Exponential family is a large class of probabilistic distributions, both discrete and continuous. Some of these distributions include Gaussian and Bernouli distributions. As the name suggested, distributions in this famility are in a generic exponential form.
Consider a random variable from a exponential family distribution. Its probability mass function (if is discrete) or probability density function (if it continuous) is written as
- is 's sufficient statistic(s);
- is the natural parameter(s) of the distribution;
- is the parameter(s) of the distribution;
- is the log-partition function, which act as a normalizer;
- is a function that depends on .
Some Distributions in Exponential Family
Bernoulli distribution has one paramerter, called . Its sample space , e.g. coin tossing. Its probablity mass function is usally written in the following form:
We can rewrite the above equation using the exponential-logarithm trick:
So, we can conclude the followings:
Let's turn to an exponential family distribution for continuous random variables. The most important one is the Gaussian distribution. For univariate settings, i.e. , the density is
Cumulant: Moment Generating Function
Let . The cumulant . In the following, we are going to show that we can get the moment parameter of Bernoulli and Gaussian distributions from .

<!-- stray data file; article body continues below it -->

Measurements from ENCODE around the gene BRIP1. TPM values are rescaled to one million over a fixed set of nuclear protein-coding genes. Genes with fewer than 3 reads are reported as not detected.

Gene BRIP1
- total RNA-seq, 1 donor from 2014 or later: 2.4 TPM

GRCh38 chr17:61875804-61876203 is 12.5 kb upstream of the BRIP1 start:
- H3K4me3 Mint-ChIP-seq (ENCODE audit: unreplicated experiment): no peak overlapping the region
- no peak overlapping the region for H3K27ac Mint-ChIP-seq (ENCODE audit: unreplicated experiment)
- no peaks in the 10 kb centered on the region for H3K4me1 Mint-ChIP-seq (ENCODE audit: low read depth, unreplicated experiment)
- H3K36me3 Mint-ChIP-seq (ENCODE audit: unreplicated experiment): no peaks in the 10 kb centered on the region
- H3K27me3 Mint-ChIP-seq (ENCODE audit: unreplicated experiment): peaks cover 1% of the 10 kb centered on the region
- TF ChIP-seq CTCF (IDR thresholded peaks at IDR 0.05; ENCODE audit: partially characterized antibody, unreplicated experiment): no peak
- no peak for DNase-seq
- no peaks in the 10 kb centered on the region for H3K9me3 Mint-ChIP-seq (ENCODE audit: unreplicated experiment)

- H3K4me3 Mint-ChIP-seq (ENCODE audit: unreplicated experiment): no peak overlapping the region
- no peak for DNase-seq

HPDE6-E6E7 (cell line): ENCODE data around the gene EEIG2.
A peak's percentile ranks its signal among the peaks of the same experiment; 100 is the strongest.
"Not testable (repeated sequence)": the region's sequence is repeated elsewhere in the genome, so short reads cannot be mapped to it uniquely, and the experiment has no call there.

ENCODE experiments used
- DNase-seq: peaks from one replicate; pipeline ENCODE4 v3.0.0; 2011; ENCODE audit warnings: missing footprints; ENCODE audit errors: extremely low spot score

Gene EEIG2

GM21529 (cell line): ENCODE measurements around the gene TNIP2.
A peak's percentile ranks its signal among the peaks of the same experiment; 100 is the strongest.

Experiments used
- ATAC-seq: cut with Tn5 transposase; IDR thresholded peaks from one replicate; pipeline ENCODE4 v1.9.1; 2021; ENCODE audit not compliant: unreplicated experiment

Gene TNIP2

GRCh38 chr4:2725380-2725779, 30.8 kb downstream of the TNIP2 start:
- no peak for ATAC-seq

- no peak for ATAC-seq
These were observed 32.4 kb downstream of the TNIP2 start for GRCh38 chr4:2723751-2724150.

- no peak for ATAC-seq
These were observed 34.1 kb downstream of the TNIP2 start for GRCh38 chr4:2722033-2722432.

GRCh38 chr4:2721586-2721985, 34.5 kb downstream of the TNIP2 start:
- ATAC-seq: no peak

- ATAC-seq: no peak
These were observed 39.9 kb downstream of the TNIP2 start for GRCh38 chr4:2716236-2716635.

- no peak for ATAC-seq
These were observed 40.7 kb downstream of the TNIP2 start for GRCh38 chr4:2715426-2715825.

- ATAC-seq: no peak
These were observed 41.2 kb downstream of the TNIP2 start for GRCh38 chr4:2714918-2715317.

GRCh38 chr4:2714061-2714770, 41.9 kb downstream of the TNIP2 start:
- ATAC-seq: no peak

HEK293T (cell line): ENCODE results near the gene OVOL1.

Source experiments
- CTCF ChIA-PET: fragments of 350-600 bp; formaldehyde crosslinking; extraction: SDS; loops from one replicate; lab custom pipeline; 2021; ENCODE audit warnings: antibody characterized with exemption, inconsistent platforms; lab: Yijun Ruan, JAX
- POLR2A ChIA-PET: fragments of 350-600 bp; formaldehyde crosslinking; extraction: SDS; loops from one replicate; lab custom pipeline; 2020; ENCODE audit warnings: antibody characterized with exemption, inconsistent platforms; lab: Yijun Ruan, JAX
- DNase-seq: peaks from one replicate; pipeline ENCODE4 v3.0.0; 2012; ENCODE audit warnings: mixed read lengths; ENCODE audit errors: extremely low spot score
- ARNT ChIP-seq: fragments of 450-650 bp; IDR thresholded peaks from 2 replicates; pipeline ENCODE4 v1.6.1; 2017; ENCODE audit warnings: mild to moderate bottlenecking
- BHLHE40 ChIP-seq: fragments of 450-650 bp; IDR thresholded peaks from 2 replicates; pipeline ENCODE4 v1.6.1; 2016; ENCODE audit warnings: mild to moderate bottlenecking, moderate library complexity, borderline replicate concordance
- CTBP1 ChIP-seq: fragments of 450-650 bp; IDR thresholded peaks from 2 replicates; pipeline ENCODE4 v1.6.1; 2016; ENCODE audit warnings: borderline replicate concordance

Let recall that for Bernouli distributions. We have
After rearranging the equation, it yields
Taking the first and second derivative, we have
Therefore, we recover the mean and the variance of Bernoulli distributions.
Noting, you might notice that the function transformating to looks familiar; indeed, this is the sigmoid function! In generalized linear models, it is the link function.
Recall of the Gaussian distribution. Let and . Solving the equation, we have
We know that corresponds to , i.e. . If we compute the partial derivative and , we get
That means we discover 's true mean (first moment) and variance (second moment) of the guassian distribution by differentiating its cumulant .
While writing this article, I was relying on Prof. M. Opper & Théo's lecture slides for Probabilistic Bayesian Modelling course (Summer 2020) and Prof. M. Jordan's reading matertial for his Bayesian Modeling and Inference (2010).
The first figure was made with Google Colab.